It doesn’t have too much immediate effect on the lower forms of life--including human beings, if you’ll pardon the expression. But here, it causes a ghastly carnage, so ghastly it sickens me even to think about it for a second.
The incredible thing is that the people here could stop Earth from firing another shot if they wished to, and at 24 hours’ notice, but their philosophy is totally opposed to force, even when it means their own destruction. That will give you an idea of the kind of people they are.
(Here they say that Einstein was on the fringe of discovering the theory involved when he died, but was having trouble with the mathematics. Remember how Einstein always complained that he was really a poor mathematician?)
But with atomic warfare threatening to break out on Earth at any minute, they have got to do something.
This is what they plan to do--this is what they are going to do.
Starting within a few hours after you receive this message, a mass removal of key scientists will begin. They will take 20, 30, or 40--roughly equal numbers from both sides--every few hours as technical conditions allow. That will go on until East and West agree to drop this whole mad weapons race. It will be done quietly, peacefully. Nobody will be hurt except by a fluke. But if needs be, they will lift every major scientific brain off the face of Earth to stop the present drift to disaster for everybody. There are no weapons, no devices that you have at present, which can stop this plan going into effect. There it is--it’s as simple as that.
If you knew what you were really headed for, it would need no steps from here to make both sides on Earth stop this horrible foolishness in a moment.
The lesson of Mars is part of the orientation course here. (I’m not on Mars). I’m using up space, so I’ll go into note form for a bit. Martians had an atomic war--forgot they had to breathe ... destroyed 60 per cent of their atmosphere ... canals on Mars aren’t ... they’re closely-spaced line of shafts leading to underground cities ... view from Earth telescopes, shaft mouths appear as dots which run together into lines due to eye-fatigue ... British Royal Astronomical Society figured that out 30 years ago at least ... see papers on their proceedings ... photographs here show monsters created by wholesale mutations ... lasted about four generations before reproduction failed ... now only vegetation on Mars ... saw pictures of last survivors ... horrible ... I was ill for days after ... imagine having to take 40 separate breaths after making a single step!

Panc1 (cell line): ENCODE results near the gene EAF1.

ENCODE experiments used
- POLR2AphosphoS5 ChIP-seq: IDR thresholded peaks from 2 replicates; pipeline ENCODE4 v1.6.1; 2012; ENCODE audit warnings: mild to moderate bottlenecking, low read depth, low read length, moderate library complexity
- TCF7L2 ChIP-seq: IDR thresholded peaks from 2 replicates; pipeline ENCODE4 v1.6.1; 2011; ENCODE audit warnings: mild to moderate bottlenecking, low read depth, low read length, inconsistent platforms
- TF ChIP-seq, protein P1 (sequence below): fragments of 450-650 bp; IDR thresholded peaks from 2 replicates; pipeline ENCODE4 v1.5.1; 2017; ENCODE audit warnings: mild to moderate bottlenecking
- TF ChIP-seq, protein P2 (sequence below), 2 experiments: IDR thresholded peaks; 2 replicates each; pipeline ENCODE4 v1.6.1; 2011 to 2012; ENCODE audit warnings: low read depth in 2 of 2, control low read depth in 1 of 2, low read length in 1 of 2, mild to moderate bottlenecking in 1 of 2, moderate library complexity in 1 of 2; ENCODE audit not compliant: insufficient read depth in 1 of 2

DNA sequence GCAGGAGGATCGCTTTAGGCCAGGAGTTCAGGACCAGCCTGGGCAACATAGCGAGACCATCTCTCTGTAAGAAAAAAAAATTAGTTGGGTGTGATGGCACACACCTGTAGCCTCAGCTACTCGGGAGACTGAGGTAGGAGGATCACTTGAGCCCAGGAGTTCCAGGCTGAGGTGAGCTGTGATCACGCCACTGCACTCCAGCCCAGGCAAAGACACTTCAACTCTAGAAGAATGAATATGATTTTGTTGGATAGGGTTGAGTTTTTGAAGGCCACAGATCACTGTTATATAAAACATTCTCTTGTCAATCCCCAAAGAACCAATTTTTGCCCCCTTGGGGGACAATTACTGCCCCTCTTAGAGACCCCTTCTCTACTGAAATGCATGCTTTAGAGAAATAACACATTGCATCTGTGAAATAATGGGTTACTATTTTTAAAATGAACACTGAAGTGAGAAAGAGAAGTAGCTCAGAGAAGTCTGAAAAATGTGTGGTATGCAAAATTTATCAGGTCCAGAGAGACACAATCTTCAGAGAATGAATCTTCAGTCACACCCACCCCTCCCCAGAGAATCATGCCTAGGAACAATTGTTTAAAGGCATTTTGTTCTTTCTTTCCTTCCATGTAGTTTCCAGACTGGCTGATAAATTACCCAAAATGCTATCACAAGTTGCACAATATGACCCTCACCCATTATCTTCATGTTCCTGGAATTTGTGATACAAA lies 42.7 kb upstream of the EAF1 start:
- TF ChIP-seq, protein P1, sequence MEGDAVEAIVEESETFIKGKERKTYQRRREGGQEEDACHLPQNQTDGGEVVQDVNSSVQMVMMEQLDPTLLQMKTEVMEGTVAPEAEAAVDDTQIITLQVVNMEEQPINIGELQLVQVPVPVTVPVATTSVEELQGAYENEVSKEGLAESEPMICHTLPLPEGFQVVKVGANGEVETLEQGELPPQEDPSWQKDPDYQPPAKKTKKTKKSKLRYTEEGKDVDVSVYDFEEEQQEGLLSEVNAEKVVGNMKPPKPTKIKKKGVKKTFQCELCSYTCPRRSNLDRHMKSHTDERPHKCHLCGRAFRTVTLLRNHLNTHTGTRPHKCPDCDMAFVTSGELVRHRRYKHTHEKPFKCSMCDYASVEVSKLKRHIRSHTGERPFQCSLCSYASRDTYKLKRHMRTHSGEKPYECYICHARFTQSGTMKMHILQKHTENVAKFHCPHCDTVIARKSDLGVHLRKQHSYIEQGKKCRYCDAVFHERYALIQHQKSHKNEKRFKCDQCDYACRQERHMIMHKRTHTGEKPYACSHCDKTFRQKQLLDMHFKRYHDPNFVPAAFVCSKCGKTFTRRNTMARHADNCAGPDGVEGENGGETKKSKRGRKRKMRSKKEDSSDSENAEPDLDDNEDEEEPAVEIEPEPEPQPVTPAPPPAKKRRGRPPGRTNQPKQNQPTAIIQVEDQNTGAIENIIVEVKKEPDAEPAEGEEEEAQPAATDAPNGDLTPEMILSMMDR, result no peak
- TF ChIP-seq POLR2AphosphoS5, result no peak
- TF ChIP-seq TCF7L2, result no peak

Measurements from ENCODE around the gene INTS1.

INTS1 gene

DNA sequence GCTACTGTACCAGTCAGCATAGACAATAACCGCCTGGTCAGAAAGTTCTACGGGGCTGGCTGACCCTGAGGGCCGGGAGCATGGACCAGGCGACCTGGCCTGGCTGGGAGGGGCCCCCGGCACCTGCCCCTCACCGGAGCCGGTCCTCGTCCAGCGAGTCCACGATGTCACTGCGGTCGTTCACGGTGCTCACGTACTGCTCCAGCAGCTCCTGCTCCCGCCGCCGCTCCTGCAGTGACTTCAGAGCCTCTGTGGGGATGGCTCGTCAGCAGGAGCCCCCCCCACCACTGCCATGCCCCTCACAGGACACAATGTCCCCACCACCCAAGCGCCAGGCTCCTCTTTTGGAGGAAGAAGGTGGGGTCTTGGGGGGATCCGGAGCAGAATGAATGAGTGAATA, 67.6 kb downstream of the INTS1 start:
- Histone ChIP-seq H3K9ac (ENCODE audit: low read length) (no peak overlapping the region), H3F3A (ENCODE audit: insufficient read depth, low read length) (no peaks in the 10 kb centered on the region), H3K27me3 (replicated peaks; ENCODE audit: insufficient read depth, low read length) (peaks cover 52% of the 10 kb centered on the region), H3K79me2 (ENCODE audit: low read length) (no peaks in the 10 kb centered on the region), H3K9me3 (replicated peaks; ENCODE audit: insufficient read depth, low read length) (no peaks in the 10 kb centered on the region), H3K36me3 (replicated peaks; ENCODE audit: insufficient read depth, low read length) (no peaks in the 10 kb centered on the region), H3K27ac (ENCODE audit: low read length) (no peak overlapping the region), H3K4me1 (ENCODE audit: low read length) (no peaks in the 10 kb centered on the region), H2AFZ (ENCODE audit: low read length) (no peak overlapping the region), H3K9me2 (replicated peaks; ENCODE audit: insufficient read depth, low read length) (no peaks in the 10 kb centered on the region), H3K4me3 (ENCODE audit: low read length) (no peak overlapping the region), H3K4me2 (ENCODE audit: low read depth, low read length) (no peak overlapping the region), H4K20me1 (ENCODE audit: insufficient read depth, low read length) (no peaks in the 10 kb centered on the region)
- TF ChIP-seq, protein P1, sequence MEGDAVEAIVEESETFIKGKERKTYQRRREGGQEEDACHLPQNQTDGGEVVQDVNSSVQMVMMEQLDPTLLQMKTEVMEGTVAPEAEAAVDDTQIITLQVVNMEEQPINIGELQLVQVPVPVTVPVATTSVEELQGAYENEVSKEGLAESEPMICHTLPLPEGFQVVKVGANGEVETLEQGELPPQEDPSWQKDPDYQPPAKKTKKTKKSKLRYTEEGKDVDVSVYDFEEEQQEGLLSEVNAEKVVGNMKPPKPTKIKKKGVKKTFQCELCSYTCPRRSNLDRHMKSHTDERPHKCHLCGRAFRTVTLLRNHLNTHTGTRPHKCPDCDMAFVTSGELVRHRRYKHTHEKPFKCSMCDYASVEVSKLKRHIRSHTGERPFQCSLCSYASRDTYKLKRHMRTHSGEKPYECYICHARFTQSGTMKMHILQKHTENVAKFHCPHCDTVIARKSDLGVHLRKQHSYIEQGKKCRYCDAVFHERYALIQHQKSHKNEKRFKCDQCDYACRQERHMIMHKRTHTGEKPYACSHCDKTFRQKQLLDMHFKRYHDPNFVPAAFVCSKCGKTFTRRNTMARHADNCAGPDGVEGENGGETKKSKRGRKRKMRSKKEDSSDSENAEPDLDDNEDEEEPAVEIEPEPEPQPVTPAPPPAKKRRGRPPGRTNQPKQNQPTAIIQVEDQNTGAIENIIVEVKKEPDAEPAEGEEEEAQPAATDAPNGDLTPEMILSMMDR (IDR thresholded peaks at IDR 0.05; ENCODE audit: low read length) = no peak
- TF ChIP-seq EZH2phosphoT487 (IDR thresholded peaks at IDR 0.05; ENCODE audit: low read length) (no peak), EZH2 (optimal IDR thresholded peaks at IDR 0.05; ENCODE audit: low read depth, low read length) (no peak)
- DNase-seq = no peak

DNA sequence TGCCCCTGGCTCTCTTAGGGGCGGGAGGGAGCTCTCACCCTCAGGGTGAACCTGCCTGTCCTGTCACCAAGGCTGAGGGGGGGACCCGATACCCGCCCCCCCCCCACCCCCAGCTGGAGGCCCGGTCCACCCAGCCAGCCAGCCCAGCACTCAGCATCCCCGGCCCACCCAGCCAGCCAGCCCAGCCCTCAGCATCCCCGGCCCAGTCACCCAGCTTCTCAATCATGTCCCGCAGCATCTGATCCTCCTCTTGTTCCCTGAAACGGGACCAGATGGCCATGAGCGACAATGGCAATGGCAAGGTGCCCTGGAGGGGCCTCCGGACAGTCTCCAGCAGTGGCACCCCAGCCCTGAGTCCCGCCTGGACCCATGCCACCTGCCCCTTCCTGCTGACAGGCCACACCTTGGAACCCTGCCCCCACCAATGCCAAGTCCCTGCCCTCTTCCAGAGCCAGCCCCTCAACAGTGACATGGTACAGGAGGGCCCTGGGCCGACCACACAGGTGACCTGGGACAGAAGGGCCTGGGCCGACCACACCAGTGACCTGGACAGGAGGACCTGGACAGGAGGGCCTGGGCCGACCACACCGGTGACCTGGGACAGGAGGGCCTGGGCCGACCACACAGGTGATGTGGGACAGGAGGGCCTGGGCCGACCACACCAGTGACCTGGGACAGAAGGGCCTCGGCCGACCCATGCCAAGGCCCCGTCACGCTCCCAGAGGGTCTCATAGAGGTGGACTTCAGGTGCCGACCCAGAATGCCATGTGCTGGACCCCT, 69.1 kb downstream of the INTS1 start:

Getting back to the others here ... a regular U. N. Remember O’Connor and Walters in our class? They’re here. Check, you’ll find that O’Connor is “detached” from Oak Ridge and Walters from Aiken for “special duty.” That’s Central Intelligence’s story for their disappearance.
Remember those top German boys the Russians were supposed to have gotten to before the Allies could reach them after the Nazi collapse? _They’re here too!_ And Kamalnikov, and Pretchkin of the Russian Academy.
Believe me (the style and the writing was a little less urgent again now), I’ve had all the intellectual stuffing knocked out of me here.
We all have had, for that matter. We’re supposed to be the cream of the crop, but imagine sitting down to instruction from people whose I.Q.s start where yours leaves off!
But what has really made most of us here feel pretty humble is the way they have demolished Earth’s so-called “scientific method”--and used the method itself to prove that it doesn’t stand up!
You know how we’ve always been taught to observe, collect data, then erect a theory to fit the data, a theory which has to be modified when other data came along which don’t fit into it.
Here they work the opposite way--they say: “Know the fundamental principles governing the operation of the universe and then all the pieces fit together inside this final Truth.”
I understand now why so many of the Oak Ridge boys turned to religion after they had been exposed to the electron microscope for a while--they realized they had gone as far as their “scientific” training would ever take them.